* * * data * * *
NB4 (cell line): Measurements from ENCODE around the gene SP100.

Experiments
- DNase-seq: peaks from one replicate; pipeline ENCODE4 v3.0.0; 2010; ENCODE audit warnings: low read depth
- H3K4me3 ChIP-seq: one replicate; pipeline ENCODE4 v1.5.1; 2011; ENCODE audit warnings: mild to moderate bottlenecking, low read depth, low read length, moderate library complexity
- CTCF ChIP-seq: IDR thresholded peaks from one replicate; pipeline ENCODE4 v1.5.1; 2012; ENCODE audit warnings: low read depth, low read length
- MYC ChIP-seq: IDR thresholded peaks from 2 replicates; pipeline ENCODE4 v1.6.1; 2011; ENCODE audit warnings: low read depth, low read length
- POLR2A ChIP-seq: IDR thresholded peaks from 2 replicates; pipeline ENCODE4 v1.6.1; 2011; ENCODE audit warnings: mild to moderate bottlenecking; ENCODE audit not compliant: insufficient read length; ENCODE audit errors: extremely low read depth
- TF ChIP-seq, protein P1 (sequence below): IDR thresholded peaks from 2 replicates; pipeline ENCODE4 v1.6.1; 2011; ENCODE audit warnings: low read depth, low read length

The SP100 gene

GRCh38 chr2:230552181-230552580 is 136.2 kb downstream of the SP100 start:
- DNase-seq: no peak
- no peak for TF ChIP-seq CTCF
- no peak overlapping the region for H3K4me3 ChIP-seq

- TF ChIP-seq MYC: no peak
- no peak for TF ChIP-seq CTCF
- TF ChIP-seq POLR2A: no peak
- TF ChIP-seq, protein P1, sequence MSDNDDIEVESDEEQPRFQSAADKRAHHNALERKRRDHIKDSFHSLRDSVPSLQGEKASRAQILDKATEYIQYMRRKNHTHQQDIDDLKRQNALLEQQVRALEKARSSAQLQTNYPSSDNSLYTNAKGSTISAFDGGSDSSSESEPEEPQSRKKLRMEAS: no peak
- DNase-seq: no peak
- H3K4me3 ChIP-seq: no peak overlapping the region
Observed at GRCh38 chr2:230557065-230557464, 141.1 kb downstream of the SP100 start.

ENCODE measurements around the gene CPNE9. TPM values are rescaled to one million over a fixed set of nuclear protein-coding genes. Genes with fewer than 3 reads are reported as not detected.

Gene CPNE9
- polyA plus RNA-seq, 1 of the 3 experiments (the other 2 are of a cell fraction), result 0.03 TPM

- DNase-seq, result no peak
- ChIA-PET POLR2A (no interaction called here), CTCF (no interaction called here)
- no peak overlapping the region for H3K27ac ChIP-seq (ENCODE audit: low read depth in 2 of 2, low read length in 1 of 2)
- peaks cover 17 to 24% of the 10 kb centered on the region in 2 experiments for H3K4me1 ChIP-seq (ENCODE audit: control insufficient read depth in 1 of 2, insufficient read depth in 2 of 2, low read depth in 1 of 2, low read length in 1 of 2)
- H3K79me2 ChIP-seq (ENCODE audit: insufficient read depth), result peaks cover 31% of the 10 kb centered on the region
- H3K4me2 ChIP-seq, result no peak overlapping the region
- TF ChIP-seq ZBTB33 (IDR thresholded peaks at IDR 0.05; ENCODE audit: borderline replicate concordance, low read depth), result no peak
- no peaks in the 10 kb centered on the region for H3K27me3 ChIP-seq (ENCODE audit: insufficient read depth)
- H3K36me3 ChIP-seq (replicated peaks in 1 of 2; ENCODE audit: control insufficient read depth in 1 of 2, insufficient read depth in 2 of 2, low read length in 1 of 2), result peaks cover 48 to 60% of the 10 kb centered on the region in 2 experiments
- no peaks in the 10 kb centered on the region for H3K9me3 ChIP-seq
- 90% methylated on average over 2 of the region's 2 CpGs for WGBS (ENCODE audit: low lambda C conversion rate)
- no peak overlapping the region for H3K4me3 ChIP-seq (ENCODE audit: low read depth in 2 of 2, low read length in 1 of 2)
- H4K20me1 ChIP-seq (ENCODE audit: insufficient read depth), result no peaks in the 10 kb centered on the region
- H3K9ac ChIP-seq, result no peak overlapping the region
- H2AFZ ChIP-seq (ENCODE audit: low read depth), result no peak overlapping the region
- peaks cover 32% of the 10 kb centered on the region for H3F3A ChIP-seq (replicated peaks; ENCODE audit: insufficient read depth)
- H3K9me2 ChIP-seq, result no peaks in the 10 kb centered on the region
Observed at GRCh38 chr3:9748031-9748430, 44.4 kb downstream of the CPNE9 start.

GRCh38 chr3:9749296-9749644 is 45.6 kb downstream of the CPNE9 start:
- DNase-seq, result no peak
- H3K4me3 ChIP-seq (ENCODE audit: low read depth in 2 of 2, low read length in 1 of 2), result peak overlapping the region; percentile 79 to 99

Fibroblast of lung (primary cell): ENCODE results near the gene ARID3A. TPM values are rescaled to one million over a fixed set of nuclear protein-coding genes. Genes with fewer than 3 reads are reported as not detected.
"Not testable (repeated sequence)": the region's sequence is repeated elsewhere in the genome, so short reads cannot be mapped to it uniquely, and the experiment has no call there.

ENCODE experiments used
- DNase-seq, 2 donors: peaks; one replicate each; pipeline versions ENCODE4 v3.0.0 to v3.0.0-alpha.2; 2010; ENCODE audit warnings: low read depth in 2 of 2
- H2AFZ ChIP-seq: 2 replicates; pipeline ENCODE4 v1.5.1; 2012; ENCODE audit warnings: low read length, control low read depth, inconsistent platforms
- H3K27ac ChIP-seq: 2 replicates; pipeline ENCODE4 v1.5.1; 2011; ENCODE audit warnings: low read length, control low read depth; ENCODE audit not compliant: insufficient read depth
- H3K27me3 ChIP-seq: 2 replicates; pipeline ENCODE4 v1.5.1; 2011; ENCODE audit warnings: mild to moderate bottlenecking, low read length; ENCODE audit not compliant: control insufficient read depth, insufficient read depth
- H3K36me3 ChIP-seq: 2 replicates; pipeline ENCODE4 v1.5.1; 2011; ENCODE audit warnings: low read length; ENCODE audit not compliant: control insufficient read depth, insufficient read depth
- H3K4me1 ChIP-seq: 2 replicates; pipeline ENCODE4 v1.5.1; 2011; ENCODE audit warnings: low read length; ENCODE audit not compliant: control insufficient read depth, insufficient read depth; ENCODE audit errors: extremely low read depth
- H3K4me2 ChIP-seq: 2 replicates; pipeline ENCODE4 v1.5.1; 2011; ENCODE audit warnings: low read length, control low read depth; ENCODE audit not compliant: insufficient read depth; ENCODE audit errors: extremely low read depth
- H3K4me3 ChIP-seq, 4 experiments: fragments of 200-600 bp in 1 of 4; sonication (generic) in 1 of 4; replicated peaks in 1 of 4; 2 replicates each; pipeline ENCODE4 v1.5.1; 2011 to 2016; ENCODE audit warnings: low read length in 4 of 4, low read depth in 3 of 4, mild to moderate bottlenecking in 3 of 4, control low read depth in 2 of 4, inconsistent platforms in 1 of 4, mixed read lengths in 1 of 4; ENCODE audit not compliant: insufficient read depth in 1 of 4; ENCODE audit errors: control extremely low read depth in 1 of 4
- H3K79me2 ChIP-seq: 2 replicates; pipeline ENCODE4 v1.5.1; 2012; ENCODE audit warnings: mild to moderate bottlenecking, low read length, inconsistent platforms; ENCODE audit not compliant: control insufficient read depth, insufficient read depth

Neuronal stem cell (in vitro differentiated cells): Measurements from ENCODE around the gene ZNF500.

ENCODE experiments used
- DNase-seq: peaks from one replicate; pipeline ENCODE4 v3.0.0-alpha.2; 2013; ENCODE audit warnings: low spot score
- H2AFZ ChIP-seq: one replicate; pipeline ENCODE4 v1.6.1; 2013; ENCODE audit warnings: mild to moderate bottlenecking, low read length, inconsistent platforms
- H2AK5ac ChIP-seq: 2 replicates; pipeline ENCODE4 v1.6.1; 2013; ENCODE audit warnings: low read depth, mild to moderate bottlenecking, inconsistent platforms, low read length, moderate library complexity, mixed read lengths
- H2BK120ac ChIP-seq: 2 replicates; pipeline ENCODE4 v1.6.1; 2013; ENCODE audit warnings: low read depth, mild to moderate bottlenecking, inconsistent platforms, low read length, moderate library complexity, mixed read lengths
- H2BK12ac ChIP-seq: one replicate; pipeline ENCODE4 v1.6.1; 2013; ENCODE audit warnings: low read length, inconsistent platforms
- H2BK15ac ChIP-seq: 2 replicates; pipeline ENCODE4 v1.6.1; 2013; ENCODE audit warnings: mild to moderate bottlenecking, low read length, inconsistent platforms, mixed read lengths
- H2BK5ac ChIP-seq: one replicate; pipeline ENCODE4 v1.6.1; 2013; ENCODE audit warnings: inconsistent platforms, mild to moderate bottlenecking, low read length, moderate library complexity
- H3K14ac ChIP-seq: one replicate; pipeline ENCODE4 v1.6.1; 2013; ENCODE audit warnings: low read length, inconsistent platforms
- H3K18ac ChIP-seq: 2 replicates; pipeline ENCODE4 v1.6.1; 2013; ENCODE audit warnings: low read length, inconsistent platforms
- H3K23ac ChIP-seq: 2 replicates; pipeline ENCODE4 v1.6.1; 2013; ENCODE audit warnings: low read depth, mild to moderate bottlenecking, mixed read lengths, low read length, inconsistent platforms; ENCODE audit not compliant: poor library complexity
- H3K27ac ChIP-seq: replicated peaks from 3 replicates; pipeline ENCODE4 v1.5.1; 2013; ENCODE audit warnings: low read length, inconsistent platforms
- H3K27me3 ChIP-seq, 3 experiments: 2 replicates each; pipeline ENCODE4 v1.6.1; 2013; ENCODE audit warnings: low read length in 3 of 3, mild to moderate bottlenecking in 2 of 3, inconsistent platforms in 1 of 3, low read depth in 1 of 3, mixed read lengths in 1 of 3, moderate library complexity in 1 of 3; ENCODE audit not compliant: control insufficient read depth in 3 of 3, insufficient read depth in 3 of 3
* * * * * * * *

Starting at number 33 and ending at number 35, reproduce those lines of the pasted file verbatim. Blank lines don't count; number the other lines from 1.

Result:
- no peaks in the 10 kb centered on the region for H3K9me3 ChIP-seq
- 90% methylated on average over 2 of the region's 2 CpGs for WGBS (ENCODE audit: low lambda C conversion rate)
- no peak overlapping the region for H3K4me3 ChIP-seq (ENCODE audit: low read depth in 2 of 2, low read length in 1 of 2)